Genetic and Environmental Effects on Gene Expression Signatures of Blood Pressure: A Transcriptome-Wide Twin Study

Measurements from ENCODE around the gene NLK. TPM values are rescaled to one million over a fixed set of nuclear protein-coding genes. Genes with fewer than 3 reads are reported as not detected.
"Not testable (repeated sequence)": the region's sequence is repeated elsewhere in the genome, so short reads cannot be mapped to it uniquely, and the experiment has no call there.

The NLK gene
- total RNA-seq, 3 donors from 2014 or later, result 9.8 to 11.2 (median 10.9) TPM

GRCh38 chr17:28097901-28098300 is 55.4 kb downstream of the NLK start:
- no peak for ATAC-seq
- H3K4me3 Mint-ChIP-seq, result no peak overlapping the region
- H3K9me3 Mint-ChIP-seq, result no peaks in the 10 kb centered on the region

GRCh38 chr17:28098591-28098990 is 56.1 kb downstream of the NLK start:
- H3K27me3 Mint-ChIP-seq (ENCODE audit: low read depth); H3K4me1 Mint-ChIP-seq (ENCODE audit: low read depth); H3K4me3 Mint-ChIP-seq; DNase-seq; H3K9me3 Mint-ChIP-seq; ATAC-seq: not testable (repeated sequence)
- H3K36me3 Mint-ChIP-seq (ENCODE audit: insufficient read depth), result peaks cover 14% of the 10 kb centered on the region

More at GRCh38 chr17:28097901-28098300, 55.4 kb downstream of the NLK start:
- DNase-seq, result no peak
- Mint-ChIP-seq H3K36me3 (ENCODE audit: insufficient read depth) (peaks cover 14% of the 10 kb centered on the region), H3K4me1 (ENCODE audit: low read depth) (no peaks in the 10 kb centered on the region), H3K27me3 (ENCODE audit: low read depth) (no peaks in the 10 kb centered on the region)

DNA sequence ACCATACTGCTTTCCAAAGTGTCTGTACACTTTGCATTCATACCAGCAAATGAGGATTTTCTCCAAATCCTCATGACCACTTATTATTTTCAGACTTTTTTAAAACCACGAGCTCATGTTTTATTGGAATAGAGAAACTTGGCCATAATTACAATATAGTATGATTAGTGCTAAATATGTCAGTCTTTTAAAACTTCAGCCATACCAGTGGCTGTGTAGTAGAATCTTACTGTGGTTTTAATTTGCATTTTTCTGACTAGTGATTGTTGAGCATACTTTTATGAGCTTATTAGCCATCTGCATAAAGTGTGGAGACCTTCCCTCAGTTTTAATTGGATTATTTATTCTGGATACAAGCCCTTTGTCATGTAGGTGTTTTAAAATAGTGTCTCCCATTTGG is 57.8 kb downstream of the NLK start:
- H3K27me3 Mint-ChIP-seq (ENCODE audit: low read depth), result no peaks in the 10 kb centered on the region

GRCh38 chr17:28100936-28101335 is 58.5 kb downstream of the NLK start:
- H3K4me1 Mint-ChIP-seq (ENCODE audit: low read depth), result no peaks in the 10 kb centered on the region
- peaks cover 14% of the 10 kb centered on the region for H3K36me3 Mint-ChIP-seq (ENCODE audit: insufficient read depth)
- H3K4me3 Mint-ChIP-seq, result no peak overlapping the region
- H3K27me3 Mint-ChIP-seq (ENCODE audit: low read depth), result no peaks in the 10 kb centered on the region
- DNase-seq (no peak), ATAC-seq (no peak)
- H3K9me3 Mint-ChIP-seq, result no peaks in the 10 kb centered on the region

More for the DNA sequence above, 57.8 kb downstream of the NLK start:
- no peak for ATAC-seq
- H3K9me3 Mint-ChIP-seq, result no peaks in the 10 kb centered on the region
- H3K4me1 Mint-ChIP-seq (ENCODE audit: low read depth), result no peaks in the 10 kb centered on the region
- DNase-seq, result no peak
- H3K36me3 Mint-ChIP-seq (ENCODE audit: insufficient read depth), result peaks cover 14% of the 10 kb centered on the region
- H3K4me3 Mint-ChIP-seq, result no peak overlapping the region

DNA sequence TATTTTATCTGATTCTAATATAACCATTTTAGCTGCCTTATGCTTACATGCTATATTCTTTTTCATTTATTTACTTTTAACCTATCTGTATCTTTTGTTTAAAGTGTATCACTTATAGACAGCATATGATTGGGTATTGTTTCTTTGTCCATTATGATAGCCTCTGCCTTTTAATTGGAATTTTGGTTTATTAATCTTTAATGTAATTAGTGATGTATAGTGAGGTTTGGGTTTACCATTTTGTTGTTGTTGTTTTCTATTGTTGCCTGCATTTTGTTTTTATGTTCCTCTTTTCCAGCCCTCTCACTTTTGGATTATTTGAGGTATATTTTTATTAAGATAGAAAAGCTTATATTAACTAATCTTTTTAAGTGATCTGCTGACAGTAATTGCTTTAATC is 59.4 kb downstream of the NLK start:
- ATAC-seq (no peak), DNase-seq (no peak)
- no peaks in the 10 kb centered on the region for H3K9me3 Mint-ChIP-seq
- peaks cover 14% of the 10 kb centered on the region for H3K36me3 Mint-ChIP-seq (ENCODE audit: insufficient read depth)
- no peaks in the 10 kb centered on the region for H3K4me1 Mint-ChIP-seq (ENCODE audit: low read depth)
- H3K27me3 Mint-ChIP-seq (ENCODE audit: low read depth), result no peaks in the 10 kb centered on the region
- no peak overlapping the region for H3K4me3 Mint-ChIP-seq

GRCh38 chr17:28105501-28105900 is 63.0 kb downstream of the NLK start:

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Recently, 2 transcriptome-wide studies identified 40 genes that were differentially expressed in relation to blood pressure. However, to what extent these BP-related gene expression signatures and their associations with BP are driven by genetic or environmental factors has not been investigated. In this study of 391 twins (193 twin pairs and 5 singletons; age 55–69 years; 40% male; 57% monozygous) recruited from the Finnish Twin Cohort, transcriptome-wide data on peripheral leukocytes were obtained using the Illumina HT12 V4 array. Our transcriptome-wide analysis identified 1 gene (MOK [MAPK/MAK/MRK overlapping kinase], P=7.16×10−8) with its expression levels associated with systolic BP at the cutoff of false-discovery rate <0.05. This association was further replicated in the Framingham Heart Study (P=1.02×10−5). Out of the 40 genes previously reported, 12 genes could be replicated in the twin cohort with false-discovery rate <0.05 and consistent direction of effect. Univariate twin modeling showed that genetic factors contributed to the expression variations of 12 genes with heritability estimates ranging from 6% to 65%. Bivariate twin modeling showed that 53% of the phenotypic association between systolic BP and MOK expression, and 100% of the phenotypic association of systolic and diastolic BP with CD97 (cluster of differentiation 97), TIPARP (TCDD-inducible poly[ADP-ribose] polymerase), and TPPP3 expression could be explained by genetic factors shared in common. In this study of adult twins, we identified one more gene, MOK, with its expression level associated with BP, and replicated several previously identified signals. Our study further provides new insights into the genetic and environmental sources of BP-related gene expression signatures.

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